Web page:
Angela Wrightson: Killer girls bid to extend anonymity
Two girls who were 13 and 14 when they murdered a vulnerable alcoholic in her own home are taking legal action to remain anonymous into adulthood.
Angela Wrightson, 39, was subjected to a seven-hour attack in her Hartlepool home by the pair in December 2014.
Both girls, who were not named in court because of their age, were jailed for a minimum of 15 years in April 2016.
The High Court is due to consider whether the ban on identifying the killers can be extended indefinitely.
The girls' legal team has already obtained an interim injunction extending their anonymity, although one of them has now turned 18.
The original trial judge, Mr Justice Globe, imposed reporting restrictions preventing the media from identifying the girls, on account of them being under 18 and due to their vulnerability.
The issue will go before the High Court next month, where their legal teams will argue the media's ban on reporting their identities should be extended.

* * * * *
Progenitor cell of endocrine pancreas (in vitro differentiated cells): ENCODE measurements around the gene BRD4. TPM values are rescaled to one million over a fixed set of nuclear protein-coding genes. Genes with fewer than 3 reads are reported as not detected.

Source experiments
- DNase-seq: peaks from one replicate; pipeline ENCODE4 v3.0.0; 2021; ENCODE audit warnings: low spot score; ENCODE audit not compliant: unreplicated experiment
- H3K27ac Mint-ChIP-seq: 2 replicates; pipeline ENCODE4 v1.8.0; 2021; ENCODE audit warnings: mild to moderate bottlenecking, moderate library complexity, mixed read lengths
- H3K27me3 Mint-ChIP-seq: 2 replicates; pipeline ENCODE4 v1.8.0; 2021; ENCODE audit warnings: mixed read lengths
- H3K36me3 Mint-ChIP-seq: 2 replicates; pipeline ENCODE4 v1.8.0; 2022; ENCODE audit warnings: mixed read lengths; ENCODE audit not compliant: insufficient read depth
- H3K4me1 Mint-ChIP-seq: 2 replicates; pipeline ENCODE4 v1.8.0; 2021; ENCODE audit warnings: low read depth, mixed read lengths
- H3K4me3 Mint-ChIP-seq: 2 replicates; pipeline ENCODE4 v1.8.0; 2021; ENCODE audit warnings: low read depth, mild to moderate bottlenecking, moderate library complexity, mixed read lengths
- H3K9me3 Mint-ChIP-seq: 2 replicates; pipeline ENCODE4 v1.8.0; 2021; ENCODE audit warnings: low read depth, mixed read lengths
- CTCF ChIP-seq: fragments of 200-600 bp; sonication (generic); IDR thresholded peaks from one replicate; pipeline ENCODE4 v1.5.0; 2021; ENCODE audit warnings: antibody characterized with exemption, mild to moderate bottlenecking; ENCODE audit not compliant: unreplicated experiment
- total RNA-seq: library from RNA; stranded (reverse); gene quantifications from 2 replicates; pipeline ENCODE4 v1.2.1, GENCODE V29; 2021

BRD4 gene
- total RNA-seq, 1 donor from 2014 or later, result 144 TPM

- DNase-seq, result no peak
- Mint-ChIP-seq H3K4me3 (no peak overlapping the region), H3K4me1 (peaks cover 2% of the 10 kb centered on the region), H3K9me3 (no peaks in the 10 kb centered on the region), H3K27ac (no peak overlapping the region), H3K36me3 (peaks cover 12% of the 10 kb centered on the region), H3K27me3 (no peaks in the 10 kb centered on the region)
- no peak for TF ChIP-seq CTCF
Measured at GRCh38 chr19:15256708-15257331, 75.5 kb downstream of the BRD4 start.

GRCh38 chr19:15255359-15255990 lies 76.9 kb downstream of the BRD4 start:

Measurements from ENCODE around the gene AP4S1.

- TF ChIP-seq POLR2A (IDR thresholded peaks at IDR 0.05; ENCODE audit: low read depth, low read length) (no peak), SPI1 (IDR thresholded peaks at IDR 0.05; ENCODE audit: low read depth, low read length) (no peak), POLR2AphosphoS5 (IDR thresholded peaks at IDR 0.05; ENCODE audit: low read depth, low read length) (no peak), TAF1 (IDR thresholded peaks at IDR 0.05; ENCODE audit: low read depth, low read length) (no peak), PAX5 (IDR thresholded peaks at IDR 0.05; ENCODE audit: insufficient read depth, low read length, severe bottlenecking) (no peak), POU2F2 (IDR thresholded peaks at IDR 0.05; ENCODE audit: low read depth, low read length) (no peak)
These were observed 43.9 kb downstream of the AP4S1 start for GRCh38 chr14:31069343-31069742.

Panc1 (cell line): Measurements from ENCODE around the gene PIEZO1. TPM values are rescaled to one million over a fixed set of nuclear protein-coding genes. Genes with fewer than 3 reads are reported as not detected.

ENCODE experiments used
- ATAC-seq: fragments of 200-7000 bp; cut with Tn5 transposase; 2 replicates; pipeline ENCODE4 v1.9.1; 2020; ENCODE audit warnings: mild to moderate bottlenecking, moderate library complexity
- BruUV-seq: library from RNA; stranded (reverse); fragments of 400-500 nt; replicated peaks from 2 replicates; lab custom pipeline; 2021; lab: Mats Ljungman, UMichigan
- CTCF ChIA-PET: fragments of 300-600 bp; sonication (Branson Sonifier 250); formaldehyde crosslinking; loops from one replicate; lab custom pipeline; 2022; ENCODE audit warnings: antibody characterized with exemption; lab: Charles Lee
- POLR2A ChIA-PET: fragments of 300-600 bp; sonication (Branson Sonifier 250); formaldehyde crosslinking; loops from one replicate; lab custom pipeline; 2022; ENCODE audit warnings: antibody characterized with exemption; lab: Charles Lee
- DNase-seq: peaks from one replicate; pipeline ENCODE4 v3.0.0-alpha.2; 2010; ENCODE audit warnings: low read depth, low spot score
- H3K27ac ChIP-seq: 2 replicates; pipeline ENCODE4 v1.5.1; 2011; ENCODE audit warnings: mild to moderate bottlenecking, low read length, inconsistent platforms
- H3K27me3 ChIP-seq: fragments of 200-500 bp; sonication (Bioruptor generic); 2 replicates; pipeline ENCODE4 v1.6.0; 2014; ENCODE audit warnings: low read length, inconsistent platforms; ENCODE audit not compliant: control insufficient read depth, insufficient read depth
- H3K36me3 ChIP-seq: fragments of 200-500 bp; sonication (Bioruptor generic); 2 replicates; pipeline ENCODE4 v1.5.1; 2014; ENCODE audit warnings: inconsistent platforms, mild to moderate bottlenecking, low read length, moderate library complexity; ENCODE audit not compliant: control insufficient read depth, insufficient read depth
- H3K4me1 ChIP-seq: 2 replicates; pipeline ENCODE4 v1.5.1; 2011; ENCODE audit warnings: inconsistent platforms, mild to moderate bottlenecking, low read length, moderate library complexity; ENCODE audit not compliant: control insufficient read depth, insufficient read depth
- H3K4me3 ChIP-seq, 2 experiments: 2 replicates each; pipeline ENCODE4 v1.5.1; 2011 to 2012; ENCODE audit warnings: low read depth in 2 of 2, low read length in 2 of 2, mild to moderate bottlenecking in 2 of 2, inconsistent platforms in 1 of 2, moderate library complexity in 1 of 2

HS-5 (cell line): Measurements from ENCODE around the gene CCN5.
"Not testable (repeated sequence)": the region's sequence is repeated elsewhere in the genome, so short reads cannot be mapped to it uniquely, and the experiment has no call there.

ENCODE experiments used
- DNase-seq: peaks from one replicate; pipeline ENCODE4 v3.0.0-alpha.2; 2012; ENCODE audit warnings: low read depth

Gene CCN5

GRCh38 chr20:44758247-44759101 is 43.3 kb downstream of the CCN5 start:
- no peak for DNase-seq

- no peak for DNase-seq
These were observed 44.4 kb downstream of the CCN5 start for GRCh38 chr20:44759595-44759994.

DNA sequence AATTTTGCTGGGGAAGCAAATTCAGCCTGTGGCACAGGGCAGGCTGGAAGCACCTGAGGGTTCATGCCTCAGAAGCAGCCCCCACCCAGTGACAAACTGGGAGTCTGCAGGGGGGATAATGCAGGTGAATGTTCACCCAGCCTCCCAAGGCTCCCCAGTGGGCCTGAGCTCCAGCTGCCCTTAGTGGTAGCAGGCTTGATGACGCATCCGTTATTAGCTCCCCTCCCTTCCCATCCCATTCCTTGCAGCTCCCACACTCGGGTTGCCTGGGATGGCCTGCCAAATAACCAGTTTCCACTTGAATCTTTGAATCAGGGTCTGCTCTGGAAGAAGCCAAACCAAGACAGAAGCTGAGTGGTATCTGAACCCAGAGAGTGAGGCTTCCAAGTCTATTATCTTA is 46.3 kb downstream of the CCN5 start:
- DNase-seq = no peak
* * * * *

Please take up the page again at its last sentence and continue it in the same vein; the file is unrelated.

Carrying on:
The current interim injunction applies to media reports, and all other internet postings.
- The friendship that ended in murder
- A chaotic life and brutal death
- The murder victim and the media blackout
Mr Justice Globe halted a first trial at Teesside Crown Court and imposed a ban on reporting the second hearing months later in Leeds after he was alerted to hundreds of social media posts written about the girls.
He later described them as "a blitz of extreme and disturbing comments posted on Facebook by members of the public".
Ms Wrightson, known locally as Alco Angela, was attacked after allowing the girls into her Stephen Street home to drink alcohol.
A subsequent inquiry into the case found care home staff could not lock doors to prevent the older girl from running away and it heard that she had a chaotic family life.
The younger girl had been placed in foster care after her parents complained of being unable to cope.
Both girls were known to drink and take drugs.
After the attack, the girls boasted to friends about being given a lift home by police, who were unaware of the murder.